Wednesday, June 8, 2011

Montenegro, Sarajevo, and All That Jazz

So, spending a week on the Adriatic Coast really does not put one in a mood to blog.  Rather, it encourages  a form of lethargy that manifests in strong desires to lie on the beach in the sun.  I am not in the least ashamed to admit that I gave in to those desires.

Montenegro is gorgeous.  So is Bosnia.  In terms of countryside, they put Serbia to shame.  They really enjoy tunnels in Montenegro, but seeing as the entire country is made of mountains, it does make sense.  Sarajevo is still full of bullet holes, which is fairly insane.

Anyways, I don't think I have the patience to summarize the whole trip, so I'm going to give a bullet pointed list of Really Cool Stuff I Did.  Here goes:
  • I walked an entire circuit of the city walls of Dubrovnik, a really cool ex-Venetian walled city in the south of Croatia.  We had a very gay tour guide, upon whose tour I may have been slightly drunk.
  • I toured the Bay of Kotor, going to Our Lady of the Rock, a pretty church on a manmade island with lots of crazy stories about its creation, and also contained a very gay tour guide
  • I stood on the exact spot where Gavrilo Princip fired the shots that killed Archduke Franz Ferdinand and started the First World War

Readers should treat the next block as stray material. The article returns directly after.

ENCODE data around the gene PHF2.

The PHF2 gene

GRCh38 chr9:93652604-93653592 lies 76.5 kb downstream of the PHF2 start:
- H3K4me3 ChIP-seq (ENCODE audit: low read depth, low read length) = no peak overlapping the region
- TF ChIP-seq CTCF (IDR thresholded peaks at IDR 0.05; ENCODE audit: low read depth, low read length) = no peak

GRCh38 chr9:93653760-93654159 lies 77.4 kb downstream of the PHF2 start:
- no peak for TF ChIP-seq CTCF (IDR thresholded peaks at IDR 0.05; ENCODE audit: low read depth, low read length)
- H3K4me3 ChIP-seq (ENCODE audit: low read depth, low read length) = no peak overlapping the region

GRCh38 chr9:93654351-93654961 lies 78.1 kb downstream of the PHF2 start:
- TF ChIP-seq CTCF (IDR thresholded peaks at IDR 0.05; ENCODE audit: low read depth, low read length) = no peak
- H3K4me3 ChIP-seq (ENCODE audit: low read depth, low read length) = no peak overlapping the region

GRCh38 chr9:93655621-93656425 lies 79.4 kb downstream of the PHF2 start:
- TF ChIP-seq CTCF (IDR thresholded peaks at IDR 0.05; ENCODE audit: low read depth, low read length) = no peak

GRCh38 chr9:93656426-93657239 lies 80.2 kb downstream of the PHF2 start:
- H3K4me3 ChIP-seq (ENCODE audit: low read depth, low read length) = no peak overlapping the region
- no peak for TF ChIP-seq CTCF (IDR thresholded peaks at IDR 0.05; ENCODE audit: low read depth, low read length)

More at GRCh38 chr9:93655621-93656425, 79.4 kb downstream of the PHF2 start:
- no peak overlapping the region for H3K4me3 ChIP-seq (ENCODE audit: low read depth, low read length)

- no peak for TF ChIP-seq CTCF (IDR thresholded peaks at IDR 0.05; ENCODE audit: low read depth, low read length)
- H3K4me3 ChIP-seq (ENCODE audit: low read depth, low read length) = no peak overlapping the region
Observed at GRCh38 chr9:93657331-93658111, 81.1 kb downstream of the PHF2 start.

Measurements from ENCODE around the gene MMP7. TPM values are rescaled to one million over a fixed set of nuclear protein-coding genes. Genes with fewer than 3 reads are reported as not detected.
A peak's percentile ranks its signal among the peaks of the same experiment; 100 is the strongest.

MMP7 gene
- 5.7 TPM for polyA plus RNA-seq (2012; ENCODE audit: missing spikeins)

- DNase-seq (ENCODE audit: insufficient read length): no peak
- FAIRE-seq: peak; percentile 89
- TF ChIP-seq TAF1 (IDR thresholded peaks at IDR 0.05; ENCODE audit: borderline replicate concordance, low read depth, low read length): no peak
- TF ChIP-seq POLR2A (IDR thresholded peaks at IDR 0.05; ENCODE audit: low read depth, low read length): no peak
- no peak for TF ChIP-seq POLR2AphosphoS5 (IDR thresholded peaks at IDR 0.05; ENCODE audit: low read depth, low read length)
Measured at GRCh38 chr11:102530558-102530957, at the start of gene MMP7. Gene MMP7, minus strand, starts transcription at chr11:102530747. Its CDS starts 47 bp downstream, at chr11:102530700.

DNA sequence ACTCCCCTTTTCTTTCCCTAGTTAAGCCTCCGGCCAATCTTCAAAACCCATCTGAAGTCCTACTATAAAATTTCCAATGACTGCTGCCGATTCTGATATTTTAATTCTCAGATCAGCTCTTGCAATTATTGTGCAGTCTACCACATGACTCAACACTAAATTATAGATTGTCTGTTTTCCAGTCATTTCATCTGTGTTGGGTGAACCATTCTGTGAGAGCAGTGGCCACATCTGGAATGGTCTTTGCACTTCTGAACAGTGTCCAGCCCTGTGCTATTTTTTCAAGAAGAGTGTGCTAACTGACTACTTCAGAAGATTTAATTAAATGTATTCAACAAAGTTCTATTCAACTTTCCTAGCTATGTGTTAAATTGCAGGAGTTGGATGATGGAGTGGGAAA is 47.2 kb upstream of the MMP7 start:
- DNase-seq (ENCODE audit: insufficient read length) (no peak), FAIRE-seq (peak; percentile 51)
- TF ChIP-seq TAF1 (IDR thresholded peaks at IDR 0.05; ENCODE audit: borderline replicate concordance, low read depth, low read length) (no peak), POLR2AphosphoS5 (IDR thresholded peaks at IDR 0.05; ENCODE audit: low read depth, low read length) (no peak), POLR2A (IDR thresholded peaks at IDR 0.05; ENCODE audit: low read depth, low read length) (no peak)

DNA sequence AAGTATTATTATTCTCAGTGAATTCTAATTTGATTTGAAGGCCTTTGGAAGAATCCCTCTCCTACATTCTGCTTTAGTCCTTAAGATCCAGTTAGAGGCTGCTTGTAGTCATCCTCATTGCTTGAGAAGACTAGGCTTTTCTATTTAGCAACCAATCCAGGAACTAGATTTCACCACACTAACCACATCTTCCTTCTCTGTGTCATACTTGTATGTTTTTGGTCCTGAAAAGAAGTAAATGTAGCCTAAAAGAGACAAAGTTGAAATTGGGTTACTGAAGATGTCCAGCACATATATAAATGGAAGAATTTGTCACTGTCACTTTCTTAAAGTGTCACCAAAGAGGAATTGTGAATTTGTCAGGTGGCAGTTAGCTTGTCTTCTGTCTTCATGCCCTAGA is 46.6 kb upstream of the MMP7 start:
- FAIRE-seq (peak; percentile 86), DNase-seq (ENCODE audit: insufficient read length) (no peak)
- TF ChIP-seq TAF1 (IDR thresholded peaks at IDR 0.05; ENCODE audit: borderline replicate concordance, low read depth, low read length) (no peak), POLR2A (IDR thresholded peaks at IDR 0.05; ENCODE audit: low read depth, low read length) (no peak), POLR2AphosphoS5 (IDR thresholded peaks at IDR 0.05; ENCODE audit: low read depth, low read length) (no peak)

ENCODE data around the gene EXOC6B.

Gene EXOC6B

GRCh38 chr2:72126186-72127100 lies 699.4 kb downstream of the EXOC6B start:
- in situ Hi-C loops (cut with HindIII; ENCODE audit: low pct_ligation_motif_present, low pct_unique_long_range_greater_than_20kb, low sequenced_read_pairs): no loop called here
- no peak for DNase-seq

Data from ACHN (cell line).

• I woke up at 4.15 AM to the prayer coming from the minaret of the mosque a hundred yards from my window in Sarajevo
  • We stopped the bus multiple times on our drive through Bosnia due to herds of sheep crossing the road
  • I kayaked and paddle boated to the islands off of Petrovac, avoiding sea urchins and the perils of the wide open Adriatic
  • I drank wine that was served on the Titanic from a 300 year old family-run winery in Novi Sad
There's also a shorter list of Really Cool Things I Didn't Get To Do since I was in Serbia, which mainly contains my bitterness for missing Game Three of the Stanley Cup Finals.

This is a short post, since I have to go present my class paper very soon.  Tonight, farewell dinner, tomorrow, flying home.  Hopefully I can find a ride from the airport...

Sunday, May 22, 2011

Gorgeous Countryside, Talking to Serbians, and My Newfound Love of Opera

Hello dear readers! It has certainly been a busy week since last I posted. First, updates on the bad news in my life:
  • The Atlanta Thrashers are for real leaving the South and are moving up to the freezing god-forsaken tundra that is Winnipeg. This is disheartening, to say the least. I am kind of at a loss for what to do with my hockey fan-ness, since the only other team I could really root for geographically is the 'canes, and they're boring.